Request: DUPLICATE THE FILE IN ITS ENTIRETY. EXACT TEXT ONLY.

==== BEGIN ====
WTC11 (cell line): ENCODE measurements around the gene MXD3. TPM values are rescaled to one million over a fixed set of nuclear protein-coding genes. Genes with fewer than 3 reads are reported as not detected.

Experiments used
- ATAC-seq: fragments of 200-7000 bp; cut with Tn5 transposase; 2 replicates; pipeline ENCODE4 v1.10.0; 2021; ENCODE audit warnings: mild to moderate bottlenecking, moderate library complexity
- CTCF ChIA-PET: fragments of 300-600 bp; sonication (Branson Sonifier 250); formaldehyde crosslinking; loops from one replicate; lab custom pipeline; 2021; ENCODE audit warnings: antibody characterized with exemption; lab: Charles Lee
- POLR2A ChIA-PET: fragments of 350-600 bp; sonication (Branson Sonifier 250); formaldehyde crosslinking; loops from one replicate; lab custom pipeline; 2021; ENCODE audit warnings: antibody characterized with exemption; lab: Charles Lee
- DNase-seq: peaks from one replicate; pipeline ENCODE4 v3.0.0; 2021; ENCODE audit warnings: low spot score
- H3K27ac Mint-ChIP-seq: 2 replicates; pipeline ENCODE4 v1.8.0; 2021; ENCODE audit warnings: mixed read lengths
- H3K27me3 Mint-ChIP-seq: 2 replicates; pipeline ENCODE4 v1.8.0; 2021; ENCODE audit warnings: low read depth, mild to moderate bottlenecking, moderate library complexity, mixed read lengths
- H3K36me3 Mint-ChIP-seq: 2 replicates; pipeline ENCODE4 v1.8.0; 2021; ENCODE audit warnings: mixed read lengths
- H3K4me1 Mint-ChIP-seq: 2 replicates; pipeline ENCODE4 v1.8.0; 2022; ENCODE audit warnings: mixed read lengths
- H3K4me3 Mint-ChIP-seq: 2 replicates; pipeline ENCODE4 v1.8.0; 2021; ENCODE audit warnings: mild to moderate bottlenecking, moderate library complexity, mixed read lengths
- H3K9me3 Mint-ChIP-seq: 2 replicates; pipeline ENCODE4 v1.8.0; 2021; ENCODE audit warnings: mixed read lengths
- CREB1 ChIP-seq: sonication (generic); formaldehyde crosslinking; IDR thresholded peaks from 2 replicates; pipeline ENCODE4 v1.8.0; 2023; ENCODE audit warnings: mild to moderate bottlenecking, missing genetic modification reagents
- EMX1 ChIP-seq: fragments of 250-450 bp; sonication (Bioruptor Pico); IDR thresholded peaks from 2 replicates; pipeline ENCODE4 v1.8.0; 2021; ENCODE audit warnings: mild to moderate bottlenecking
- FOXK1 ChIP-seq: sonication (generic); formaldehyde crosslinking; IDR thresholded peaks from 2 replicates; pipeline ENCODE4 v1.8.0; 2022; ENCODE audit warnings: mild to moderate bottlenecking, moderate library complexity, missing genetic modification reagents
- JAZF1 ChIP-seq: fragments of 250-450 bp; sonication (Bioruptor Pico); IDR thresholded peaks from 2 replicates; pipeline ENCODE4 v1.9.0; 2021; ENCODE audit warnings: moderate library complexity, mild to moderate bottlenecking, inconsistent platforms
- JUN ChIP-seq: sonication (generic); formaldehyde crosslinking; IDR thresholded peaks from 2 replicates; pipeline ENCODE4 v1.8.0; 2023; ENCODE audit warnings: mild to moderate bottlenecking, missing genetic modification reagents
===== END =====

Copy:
WTC11 (cell line): ENCODE measurements around the gene MXD3. TPM values are rescaled to one million over a fixed set of nuclear protein-coding genes. Genes with fewer than 3 reads are reported as not detected.

Experiments used
- ATAC-seq: fragments of 200-7000 bp; cut with Tn5 transposase; 2 replicates; pipeline ENCODE4 v1.10.0; 2021; ENCODE audit warnings: mild to moderate bottlenecking, moderate library complexity
- CTCF ChIA-PET: fragments of 300-600 bp; sonication (Branson Sonifier 250); formaldehyde crosslinking; loops from one replicate; lab custom pipeline; 2021; ENCODE audit warnings: antibody characterized with exemption; lab: Charles Lee
- POLR2A ChIA-PET: fragments of 350-600 bp; sonication (Branson Sonifier 250); formaldehyde crosslinking; loops from one replicate; lab custom pipeline; 2021; ENCODE audit warnings: antibody characterized with exemption; lab: Charles Lee
- DNase-seq: peaks from one replicate; pipeline ENCODE4 v3.0.0; 2021; ENCODE audit warnings: low spot score
- H3K27ac Mint-ChIP-seq: 2 replicates; pipeline ENCODE4 v1.8.0; 2021; ENCODE audit warnings: mixed read lengths
- H3K27me3 Mint-ChIP-seq: 2 replicates; pipeline ENCODE4 v1.8.0; 2021; ENCODE audit warnings: low read depth, mild to moderate bottlenecking, moderate library complexity, mixed read lengths
- H3K36me3 Mint-ChIP-seq: 2 replicates; pipeline ENCODE4 v1.8.0; 2021; ENCODE audit warnings: mixed read lengths
- H3K4me1 Mint-ChIP-seq: 2 replicates; pipeline ENCODE4 v1.8.0; 2022; ENCODE audit warnings: mixed read lengths
- H3K4me3 Mint-ChIP-seq: 2 replicates; pipeline ENCODE4 v1.8.0; 2021; ENCODE audit warnings: mild to moderate bottlenecking, moderate library complexity, mixed read lengths
- H3K9me3 Mint-ChIP-seq: 2 replicates; pipeline ENCODE4 v1.8.0; 2021; ENCODE audit warnings: mixed read lengths
- CREB1 ChIP-seq: sonication (generic); formaldehyde crosslinking; IDR thresholded peaks from 2 replicates; pipeline ENCODE4 v1.8.0; 2023; ENCODE audit warnings: mild to moderate bottlenecking, missing genetic modification reagents
- EMX1 ChIP-seq: fragments of 250-450 bp; sonication (Bioruptor Pico); IDR thresholded peaks from 2 replicates; pipeline ENCODE4 v1.8.0; 2021; ENCODE audit warnings: mild to moderate bottlenecking
- FOXK1 ChIP-seq: sonication (generic); formaldehyde crosslinking; IDR thresholded peaks from 2 replicates; pipeline ENCODE4 v1.8.0; 2022; ENCODE audit warnings: mild to moderate bottlenecking, moderate library complexity, missing genetic modification reagents
- JAZF1 ChIP-seq: fragments of 250-450 bp; sonication (Bioruptor Pico); IDR thresholded peaks from 2 replicates; pipeline ENCODE4 v1.9.0; 2021; ENCODE audit warnings: moderate library complexity, mild to moderate bottlenecking, inconsistent platforms
- JUN ChIP-seq: sonication (generic); formaldehyde crosslinking; IDR thresholded peaks from 2 replicates; pipeline ENCODE4 v1.8.0; 2023; ENCODE audit warnings: mild to moderate bottlenecking, missing genetic modification reagents